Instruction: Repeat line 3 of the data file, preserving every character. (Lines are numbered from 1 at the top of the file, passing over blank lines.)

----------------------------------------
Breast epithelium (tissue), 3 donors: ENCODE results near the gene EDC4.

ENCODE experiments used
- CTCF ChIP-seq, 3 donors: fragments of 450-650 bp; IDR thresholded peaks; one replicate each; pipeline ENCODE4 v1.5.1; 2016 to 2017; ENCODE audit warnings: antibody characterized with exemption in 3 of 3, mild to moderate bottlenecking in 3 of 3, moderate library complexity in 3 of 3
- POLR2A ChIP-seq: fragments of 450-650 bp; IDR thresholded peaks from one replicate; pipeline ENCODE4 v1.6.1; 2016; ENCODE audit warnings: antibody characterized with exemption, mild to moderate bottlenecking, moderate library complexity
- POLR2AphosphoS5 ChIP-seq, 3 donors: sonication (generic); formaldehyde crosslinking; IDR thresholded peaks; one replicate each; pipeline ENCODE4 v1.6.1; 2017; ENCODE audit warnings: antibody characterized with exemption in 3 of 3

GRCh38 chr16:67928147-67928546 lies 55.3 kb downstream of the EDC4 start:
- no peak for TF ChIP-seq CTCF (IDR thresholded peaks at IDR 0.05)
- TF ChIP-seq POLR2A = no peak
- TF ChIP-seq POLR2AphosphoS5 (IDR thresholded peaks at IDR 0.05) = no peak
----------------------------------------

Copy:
- CTCF ChIP-seq, 3 donors: fragments of 450-650 bp; IDR thresholded peaks; one replicate each; pipeline ENCODE4 v1.5.1; 2016 to 2017; ENCODE audit warnings: antibody characterized with exemption in 3 of 3, mild to moderate bottlenecking in 3 of 3, moderate library complexity in 3 of 3